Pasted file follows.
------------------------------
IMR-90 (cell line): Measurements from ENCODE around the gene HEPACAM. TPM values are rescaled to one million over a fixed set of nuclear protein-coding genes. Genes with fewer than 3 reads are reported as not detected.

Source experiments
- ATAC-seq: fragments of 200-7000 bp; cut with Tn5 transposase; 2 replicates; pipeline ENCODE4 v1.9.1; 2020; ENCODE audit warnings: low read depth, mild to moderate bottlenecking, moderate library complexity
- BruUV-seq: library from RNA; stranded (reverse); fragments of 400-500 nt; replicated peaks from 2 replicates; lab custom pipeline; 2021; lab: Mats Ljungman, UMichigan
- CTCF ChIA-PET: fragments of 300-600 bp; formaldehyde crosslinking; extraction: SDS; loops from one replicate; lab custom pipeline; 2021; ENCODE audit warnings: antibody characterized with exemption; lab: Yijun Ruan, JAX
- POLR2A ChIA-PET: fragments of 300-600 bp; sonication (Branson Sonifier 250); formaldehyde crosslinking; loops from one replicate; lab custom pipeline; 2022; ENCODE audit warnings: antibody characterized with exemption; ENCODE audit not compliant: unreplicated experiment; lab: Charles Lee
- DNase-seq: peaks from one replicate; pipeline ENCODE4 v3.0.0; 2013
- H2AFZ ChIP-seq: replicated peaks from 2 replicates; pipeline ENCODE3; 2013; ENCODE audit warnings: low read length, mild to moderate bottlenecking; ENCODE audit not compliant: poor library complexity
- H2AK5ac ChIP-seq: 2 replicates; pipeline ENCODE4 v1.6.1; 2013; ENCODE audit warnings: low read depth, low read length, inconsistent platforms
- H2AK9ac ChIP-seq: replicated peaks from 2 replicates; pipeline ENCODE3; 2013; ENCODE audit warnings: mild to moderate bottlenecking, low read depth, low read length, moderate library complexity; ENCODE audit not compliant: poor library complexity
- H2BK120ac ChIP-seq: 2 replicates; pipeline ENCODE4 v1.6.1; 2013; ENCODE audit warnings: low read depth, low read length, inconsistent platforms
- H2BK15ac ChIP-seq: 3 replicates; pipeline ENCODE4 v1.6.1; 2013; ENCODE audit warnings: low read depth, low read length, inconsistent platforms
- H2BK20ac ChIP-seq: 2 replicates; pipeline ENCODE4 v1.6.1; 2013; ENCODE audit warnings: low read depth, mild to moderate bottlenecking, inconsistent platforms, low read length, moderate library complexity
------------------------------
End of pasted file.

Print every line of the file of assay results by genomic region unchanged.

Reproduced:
IMR-90 (cell line): Measurements from ENCODE around the gene HEPACAM. TPM values are rescaled to one million over a fixed set of nuclear protein-coding genes. Genes with fewer than 3 reads are reported as not detected.

Source experiments
- ATAC-seq: fragments of 200-7000 bp; cut with Tn5 transposase; 2 replicates; pipeline ENCODE4 v1.9.1; 2020; ENCODE audit warnings: low read depth, mild to moderate bottlenecking, moderate library complexity
- BruUV-seq: library from RNA; stranded (reverse); fragments of 400-500 nt; replicated peaks from 2 replicates; lab custom pipeline; 2021; lab: Mats Ljungman, UMichigan
- CTCF ChIA-PET: fragments of 300-600 bp; formaldehyde crosslinking; extraction: SDS; loops from one replicate; lab custom pipeline; 2021; ENCODE audit warnings: antibody characterized with exemption; lab: Yijun Ruan, JAX
- POLR2A ChIA-PET: fragments of 300-600 bp; sonication (Branson Sonifier 250); formaldehyde crosslinking; loops from one replicate; lab custom pipeline; 2022; ENCODE audit warnings: antibody characterized with exemption; ENCODE audit not compliant: unreplicated experiment; lab: Charles Lee
- DNase-seq: peaks from one replicate; pipeline ENCODE4 v3.0.0; 2013
- H2AFZ ChIP-seq: replicated peaks from 2 replicates; pipeline ENCODE3; 2013; ENCODE audit warnings: low read length, mild to moderate bottlenecking; ENCODE audit not compliant: poor library complexity
- H2AK5ac ChIP-seq: 2 replicates; pipeline ENCODE4 v1.6.1; 2013; ENCODE audit warnings: low read depth, low read length, inconsistent platforms
- H2AK9ac ChIP-seq: replicated peaks from 2 replicates; pipeline ENCODE3; 2013; ENCODE audit warnings: mild to moderate bottlenecking, low read depth, low read length, moderate library complexity; ENCODE audit not compliant: poor library complexity
- H2BK120ac ChIP-seq: 2 replicates; pipeline ENCODE4 v1.6.1; 2013; ENCODE audit warnings: low read depth, low read length, inconsistent platforms
- H2BK15ac ChIP-seq: 3 replicates; pipeline ENCODE4 v1.6.1; 2013; ENCODE audit warnings: low read depth, low read length, inconsistent platforms
- H2BK20ac ChIP-seq: 2 replicates; pipeline ENCODE4 v1.6.1; 2013; ENCODE audit warnings: low read depth, mild to moderate bottlenecking, inconsistent platforms, low read length, moderate library complexity